Attractive businesswomen were considered less trustworthy, less truthful and more worthy of being fired than less attractive women, according to new research from Washington State University.

Lead author Leah Sheppard and her co-author coined this as the “femme fatale effect,” and they said it appears to tap into men’s and women’s primal feelings of sexual insecurity, jealousy and fear.

“For women, attractiveness is a liability in their perceived truthfulness and trustworthiness,” Sheppard, an assistant professor of management in the WSU Carson College of Business, told over the phone.

This was the case despite the growing awareness of gender stereotypes in North American society. But she and her team found the effects could be diminished if people felt romantically or sexually secure.

Sheppard and her co-author -- associate professor Stefanie Johnson at the University of Colorado Boulder's Leeds School of Business -- published their findings in the journal Sex Roles last Friday.

To reach their conclusions, the pair first took images from a Google image search of “professional women” and had participants rate their attractiveness on online crowdsourcing platform, Amazon's Mechanical Turk.

They then conducted six separate tests. In the first four tests, they asked participants to rate the truthfulness of men and women announcing layoffs or hirings in fictional news accounts.

Attractive women were considered less truthful regardless of their titles or whether they were in the female-dominated space of hospital or a male-dominated space of a tech firm, according to the study.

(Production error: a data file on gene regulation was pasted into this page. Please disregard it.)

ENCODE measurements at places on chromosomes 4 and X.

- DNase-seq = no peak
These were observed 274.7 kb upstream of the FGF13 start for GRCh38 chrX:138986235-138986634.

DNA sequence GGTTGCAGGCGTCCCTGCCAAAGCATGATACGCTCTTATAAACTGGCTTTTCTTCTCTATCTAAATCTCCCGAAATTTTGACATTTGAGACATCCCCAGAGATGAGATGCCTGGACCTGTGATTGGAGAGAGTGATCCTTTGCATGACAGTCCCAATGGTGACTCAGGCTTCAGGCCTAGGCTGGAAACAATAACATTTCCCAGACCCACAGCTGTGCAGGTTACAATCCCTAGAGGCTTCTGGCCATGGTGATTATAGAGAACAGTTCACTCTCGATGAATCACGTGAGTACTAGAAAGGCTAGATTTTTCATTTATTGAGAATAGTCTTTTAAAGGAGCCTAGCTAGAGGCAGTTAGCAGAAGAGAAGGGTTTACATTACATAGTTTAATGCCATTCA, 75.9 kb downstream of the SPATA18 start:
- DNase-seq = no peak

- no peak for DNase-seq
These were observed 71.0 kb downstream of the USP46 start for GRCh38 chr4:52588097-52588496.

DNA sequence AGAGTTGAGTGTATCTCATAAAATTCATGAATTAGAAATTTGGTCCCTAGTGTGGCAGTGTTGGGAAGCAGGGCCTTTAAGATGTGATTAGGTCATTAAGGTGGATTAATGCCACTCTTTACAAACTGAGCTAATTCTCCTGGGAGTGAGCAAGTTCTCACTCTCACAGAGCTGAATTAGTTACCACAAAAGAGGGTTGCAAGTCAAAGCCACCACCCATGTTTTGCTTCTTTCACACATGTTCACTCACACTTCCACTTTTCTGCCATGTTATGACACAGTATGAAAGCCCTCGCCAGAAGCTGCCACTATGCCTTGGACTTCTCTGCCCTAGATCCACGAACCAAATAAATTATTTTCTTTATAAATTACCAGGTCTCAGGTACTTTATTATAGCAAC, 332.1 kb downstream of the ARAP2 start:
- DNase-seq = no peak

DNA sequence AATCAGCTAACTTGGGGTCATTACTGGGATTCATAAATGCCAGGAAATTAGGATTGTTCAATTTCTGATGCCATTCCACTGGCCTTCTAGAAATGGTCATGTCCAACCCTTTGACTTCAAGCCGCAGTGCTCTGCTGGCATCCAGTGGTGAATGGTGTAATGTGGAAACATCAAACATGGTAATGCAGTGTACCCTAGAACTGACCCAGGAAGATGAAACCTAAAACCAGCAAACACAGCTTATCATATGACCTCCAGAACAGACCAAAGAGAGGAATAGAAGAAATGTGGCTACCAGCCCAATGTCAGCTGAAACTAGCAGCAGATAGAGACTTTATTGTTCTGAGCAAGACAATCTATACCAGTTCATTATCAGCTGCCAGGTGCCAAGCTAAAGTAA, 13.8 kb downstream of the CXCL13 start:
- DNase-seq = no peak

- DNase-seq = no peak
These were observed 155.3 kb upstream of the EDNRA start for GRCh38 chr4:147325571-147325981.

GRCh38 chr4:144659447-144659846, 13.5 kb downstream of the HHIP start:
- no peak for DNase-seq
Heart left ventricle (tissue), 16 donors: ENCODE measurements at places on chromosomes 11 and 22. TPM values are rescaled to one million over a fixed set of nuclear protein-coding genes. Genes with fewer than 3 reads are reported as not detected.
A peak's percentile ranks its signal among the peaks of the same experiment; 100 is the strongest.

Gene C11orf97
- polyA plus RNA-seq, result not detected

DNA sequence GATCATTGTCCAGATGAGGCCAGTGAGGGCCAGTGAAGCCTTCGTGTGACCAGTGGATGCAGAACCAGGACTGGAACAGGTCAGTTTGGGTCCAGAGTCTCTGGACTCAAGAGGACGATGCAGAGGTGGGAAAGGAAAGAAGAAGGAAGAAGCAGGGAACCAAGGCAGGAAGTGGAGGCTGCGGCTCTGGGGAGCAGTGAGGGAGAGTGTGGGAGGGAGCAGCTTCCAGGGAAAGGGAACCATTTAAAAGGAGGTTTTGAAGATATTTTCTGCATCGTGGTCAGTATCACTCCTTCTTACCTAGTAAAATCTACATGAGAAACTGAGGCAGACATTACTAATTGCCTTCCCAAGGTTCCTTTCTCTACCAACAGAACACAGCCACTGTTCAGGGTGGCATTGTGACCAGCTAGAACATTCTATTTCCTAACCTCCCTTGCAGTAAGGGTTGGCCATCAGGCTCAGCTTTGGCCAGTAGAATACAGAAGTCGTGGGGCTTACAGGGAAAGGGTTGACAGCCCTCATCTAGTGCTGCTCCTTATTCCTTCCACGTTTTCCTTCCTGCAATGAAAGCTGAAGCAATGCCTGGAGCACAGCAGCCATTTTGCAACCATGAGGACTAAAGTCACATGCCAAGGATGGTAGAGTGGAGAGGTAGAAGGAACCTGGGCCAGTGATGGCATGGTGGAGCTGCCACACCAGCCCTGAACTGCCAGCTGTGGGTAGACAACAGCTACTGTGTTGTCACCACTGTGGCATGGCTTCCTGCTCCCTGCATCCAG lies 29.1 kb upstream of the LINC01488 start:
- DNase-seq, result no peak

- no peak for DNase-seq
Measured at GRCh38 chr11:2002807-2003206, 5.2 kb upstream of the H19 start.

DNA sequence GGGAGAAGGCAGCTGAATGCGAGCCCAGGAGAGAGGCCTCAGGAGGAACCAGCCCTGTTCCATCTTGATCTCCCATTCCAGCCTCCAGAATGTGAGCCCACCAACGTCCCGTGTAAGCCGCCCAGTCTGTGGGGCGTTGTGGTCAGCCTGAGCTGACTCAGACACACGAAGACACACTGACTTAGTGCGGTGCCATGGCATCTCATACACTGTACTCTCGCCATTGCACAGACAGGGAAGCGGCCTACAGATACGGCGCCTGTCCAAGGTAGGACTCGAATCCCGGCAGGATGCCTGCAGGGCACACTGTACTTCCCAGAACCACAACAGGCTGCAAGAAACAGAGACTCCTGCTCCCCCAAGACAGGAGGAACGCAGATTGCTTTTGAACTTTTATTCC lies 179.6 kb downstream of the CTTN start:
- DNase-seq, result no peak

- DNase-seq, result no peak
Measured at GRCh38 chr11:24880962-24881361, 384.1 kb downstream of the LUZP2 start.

“The ‘lack of fit’ perspective would say that if the woman is in a feminine role, perhaps the [negative perception] effects would not hold,” Sheppard said, but she said their research showed this wasn’t the case.

‘Femme fatale' effect blunted if people felt sexually secure

But they also found this perception could be essentially neutralized if people were reminded of a time they felt sexually secure in a relationship.

To figure this out they used a fifth test where participants were either asked to write about a time they felt secure in a romantic relationship or write about a time they felt good about themselves.

This first group was essentially "primed"  to feel sexually secure and perceived attractive women equally as truthful as less attractive women.

In a similar sixth test, participants who were "primed" to feel sexually insecure ended up viewing attractive women as less truthful, and therefore more deserving of being fired.

Evolution, social factors could be at play

Despite people’s best efforts, Sheppard said there were evolutionary and social factors which could be at play.

Evolutionarily, women used their attractiveness to get mates; but males would in turn worry that a female’s attractiveness made her more unfaithful. The other factor is people’s perception that attractive women’s looks led to unfair advantages in the workplace.

“When we think of femininity we think of warmth and nurturing, but there’s negative traits also … like when we think of the term ‘feminine wiles,’ which suggests that women can use that to deceive others,” Sheppard said.

The burden of addressing the issue might unfairly fall on the more attractive women themselves who Sheppard said could attempt to be more transparent, especially in making first impressions.

"They're going to be challenged in terms of building trust," she said in a university press release. "That's not to say that they can't do it. It's just that trust is probably going to form a bit more slowly."